US and Philippine forces have staged an exercise simulating the seizure of an American plane by Islamic State and a hostage rescue, as they look to refocus their military alliance towards counter-terrorism.
The five-day training exercise which ended Tuesday was the first of its kind and saw more than 400 troops, airport police and hostage negotiators create a mock hijack of a plane by an IS cell that forced it to land at Clark airport north of Manila, officials said.
Defense Secretary Delfin Lorenzana said the drill was in line with President Rodrigo Duterte's wish to refocus the two countries' 1951 mutual defense pact towards counter-terrorism and disaster relief.
Since coming to power, Duterte has sought to weaken ties with the country's former colonial ruler and pivot towards China and Russia. He previously said military exercises with America were a "humiliation" for the Philippines and threatened to sever defense ties completely.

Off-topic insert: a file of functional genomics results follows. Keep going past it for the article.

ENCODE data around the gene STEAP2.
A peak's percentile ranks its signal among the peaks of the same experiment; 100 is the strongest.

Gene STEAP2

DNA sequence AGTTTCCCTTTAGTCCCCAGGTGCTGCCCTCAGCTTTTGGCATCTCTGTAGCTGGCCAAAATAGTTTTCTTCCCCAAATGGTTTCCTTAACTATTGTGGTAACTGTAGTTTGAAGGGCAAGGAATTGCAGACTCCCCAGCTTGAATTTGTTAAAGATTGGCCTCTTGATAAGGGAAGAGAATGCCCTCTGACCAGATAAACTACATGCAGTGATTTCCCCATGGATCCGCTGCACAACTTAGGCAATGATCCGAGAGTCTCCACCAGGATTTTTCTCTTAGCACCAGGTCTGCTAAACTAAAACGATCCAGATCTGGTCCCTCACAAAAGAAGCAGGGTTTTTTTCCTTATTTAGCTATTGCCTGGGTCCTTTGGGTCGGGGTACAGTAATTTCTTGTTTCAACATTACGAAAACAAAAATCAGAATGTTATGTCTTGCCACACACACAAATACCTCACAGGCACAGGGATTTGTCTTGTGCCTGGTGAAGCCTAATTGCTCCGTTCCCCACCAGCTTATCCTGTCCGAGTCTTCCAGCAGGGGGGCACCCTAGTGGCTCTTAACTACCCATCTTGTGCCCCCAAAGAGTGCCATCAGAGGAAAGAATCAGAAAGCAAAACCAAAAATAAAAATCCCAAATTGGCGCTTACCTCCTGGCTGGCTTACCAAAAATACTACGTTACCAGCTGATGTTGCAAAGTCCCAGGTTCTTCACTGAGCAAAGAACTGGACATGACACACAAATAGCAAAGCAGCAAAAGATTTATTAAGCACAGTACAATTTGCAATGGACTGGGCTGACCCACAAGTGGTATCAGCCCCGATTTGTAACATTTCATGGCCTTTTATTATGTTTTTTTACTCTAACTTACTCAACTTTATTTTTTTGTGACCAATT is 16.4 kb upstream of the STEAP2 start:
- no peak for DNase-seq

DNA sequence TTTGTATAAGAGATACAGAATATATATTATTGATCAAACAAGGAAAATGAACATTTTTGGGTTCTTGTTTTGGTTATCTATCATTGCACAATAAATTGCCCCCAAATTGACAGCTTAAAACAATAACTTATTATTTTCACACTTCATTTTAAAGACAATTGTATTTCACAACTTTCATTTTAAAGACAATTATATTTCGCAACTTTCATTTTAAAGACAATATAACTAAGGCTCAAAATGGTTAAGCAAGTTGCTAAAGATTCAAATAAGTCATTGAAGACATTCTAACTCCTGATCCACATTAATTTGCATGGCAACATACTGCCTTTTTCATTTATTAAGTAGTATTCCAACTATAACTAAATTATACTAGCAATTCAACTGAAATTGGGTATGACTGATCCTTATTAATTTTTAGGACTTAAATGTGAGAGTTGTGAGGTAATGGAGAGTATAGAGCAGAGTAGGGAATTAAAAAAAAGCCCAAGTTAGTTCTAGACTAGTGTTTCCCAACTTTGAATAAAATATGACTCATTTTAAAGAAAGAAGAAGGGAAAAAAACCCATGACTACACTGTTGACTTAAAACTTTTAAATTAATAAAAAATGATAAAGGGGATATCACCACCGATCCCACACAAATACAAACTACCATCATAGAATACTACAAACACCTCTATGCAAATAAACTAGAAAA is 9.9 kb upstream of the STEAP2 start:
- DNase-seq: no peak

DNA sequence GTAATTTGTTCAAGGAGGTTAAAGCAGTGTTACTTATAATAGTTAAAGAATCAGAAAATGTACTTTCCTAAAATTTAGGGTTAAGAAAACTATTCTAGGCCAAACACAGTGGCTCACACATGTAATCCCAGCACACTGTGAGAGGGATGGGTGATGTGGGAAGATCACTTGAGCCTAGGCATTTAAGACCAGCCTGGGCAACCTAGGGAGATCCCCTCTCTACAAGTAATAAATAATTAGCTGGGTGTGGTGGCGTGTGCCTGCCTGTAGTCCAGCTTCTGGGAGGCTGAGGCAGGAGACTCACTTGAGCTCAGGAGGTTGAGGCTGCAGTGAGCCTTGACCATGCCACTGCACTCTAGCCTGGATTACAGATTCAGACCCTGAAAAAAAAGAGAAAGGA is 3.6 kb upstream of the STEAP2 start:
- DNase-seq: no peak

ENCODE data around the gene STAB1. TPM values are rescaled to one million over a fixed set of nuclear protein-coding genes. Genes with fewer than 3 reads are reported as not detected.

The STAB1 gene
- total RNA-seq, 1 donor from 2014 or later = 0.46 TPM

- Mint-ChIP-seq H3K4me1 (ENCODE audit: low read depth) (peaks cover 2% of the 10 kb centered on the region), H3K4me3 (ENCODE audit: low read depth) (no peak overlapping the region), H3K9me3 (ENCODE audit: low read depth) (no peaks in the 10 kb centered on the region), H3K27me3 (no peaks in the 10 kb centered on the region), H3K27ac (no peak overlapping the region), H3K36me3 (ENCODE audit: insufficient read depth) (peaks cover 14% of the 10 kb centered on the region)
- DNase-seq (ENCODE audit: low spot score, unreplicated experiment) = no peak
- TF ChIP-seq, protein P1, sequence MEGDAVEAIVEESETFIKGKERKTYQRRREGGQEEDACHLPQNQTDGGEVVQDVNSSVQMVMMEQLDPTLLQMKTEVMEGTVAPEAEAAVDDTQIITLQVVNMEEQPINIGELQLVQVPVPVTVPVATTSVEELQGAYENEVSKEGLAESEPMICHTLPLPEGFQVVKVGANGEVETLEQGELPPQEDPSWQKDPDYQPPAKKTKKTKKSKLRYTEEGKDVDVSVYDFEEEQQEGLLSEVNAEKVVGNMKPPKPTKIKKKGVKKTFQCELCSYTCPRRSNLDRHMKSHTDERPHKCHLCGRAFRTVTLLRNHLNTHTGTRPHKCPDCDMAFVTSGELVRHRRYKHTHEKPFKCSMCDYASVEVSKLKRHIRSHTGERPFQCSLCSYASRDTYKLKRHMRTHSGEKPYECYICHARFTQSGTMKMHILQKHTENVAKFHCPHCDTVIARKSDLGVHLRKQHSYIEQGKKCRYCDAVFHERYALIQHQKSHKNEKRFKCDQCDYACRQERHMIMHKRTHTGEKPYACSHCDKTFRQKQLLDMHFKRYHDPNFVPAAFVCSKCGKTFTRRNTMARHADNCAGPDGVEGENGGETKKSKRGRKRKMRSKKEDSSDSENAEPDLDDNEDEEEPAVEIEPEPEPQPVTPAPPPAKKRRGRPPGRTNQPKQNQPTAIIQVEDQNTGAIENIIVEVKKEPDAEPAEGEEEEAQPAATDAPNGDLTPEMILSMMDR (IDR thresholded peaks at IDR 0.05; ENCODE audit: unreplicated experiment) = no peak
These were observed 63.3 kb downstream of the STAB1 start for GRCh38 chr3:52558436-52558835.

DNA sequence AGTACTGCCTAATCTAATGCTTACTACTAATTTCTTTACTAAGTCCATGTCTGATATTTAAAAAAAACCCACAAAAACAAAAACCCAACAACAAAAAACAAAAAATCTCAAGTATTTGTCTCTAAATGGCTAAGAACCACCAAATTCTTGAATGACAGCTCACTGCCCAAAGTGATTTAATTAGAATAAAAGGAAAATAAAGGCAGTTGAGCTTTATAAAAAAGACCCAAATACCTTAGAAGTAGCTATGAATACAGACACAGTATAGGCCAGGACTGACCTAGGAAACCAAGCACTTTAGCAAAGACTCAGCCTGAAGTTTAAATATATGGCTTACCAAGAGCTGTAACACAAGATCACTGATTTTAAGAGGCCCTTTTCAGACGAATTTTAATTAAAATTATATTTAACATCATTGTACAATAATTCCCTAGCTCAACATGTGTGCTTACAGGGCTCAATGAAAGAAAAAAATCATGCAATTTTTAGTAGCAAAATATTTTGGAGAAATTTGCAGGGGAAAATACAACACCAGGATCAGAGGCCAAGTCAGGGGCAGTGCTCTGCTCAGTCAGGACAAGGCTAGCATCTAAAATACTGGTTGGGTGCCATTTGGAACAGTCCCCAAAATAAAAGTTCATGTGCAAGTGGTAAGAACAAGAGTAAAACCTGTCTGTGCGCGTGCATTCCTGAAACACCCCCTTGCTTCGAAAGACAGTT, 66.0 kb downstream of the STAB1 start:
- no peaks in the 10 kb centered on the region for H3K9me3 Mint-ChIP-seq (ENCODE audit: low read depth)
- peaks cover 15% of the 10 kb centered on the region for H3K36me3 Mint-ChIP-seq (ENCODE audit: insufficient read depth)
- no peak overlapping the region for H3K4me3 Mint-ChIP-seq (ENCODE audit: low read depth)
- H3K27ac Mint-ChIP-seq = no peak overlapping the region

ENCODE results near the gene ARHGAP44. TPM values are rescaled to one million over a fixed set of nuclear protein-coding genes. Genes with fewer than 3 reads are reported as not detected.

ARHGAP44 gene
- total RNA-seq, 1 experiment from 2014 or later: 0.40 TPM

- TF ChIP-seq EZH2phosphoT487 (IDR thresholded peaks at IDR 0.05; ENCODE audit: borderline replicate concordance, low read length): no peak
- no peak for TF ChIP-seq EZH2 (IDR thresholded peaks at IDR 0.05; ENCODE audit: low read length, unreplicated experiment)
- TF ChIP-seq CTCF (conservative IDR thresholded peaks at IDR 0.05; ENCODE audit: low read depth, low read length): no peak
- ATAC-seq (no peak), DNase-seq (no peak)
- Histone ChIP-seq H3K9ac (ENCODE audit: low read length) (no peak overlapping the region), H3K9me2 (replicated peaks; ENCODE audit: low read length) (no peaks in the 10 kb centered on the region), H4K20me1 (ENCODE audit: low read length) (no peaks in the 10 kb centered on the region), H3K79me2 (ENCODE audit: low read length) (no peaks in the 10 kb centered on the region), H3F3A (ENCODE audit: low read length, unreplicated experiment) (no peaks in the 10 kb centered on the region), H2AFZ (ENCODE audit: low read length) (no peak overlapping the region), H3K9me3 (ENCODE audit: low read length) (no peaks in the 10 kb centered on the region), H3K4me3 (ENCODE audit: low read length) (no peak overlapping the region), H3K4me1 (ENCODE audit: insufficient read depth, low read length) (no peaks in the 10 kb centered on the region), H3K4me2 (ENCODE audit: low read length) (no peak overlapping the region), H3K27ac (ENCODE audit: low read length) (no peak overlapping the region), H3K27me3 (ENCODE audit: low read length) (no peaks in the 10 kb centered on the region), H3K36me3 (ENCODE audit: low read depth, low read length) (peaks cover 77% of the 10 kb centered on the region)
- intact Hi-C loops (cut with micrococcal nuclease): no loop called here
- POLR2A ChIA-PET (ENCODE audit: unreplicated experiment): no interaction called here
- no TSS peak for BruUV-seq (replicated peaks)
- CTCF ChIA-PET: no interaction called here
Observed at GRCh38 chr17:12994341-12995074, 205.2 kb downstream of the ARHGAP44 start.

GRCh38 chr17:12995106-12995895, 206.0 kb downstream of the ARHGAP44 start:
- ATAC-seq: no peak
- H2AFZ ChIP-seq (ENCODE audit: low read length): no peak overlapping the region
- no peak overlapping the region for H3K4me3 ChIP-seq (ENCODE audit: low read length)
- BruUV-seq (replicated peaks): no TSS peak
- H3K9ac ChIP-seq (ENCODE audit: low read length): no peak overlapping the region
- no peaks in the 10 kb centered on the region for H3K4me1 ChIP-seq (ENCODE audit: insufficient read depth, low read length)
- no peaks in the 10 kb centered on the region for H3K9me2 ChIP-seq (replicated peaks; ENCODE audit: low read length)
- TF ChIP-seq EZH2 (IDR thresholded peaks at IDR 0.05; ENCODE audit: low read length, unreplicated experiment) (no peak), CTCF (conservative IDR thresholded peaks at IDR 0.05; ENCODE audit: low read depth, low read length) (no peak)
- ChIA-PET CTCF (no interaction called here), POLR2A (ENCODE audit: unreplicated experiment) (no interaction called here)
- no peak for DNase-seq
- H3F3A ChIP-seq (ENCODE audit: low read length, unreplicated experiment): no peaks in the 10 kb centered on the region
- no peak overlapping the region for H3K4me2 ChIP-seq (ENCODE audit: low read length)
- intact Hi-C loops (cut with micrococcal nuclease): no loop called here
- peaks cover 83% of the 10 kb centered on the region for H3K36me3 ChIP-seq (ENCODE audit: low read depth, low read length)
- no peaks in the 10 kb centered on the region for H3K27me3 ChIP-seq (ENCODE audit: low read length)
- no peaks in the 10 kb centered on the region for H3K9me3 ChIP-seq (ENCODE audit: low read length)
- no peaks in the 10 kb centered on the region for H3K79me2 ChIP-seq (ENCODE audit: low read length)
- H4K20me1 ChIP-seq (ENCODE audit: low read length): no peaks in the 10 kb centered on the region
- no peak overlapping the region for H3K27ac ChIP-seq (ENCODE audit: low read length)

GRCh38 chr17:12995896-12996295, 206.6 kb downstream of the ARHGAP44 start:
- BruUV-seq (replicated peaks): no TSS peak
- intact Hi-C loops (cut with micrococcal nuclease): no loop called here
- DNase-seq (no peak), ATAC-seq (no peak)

He has since banned the Filipino military from conducting joint patrols with the US navy outside Philippine waters and trimmed the number of joint military exercises.
The latest drill was held in the shadow of a US-backed military campaign to retake the Philippines' southern city of Marawi, which was occupied by pro-IS gunmen more than four months ago.
"(It) served as a perfect opportunity to assess the needs of the new security environment in the Pacific region, especially now that terrorism has become evident in our current security landscape," Lorenzana said.
Both governments stressed there was no such known plot against aircraft by IS or its supporters.
The last hijacking in the Philippines was in May 2000, when a passenger armed with a grenade and handgun tried in vain to force a Manila-bound Philippine Airlines flight to return to the southern city of Davao.